Thursday, 29 November 2001 Media Statement
Improved data to inform marine recreational fishing decisions
The Ministry of Fisheries will improve the information it collects on recreational fishing catch over the next year, to
provide a better basis for government decisions on on the future management of marine recreational fisheries.
Fisheries Minister Pete Hodgson said it was clear that any changes to marine recreational fisheries management would
have to be based on better information about the recreational catch than that now available.
“I have asked the Ministry to develop a strategy for collecting the information necessary to inform decisions about
sustainable management and the protection of recreational fishing rights,” Mr Hodgson said. “Everyone involved in the
consultation process on recreational fisheries to date agrees that we need to know more about the nature and extent of
the recreational catch if we are to make sound decisions. ”
The nature and extent of the catch from charter vessels and the frequency, consistency and accuracy of the Ministry’s
four-yearly recreational surveys are two particular areas where a need for better information has been identified.
Mr Hodgson has been in discussions with a ministerial consultative group of recreational sector representatives
following the “Soundings” public consultation process on recreational fishing last year. He will continue consultation
with recreational fishing groups through 2002 and reform proposals for wide public consultation will be considered by
Government early in 2003.
“The Soundings consultation process showed that New Zealanders are passionate about recreational fishing but there is no
consensus yet on the best way to protect recreational rights in the future. My subsequent discussions with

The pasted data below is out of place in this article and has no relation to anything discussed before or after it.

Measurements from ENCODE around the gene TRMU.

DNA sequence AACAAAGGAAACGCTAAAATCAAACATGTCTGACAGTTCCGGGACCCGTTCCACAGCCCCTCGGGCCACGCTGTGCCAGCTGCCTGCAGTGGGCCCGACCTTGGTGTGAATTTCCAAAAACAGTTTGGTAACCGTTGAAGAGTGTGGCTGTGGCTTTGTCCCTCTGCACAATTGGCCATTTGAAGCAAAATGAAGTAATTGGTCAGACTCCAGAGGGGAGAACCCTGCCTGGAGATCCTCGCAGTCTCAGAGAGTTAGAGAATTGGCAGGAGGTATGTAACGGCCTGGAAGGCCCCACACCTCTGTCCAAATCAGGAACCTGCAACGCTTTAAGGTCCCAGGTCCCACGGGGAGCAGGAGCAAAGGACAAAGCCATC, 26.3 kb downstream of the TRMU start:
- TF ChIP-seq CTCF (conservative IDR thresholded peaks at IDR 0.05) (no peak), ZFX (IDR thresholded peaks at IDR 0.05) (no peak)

representatives of the recreational sector have confirmed that lack of consensus and it is clear to me that this process
cannot be rushed,” said Mr Hodgson.
The Cabinet has agreed, however, on a broad framework for reform. The objectives are:
- providing recreational fishers access to a reasonable share of inshore fishery resources, equitably distributed
- improving, where practical, the quality of recreational fishing;
- increasing public awareness and knowledge of the marine environment and the need for conservation of fishery
- improving management of recreational fisheries;
- reducing conflict within and among fishery user groups;
- maintaining current tourist fisheries and encouraging the development of new operations where appropriate;
- preventing depletion of resources where communities depend on the sea as a source of food; and
- providing more opportunities for recreational fishers to participate in the management of fisheries.
The final policy package must also avoid undermining the purpose and principles of the Fisheries Act 1996 and the
Fisheries Deed of Settlement with Maori, recognise commercial, customary, and environmental rights, and be consistent
with the Oceans Policy process and the Biodiversity Strategy.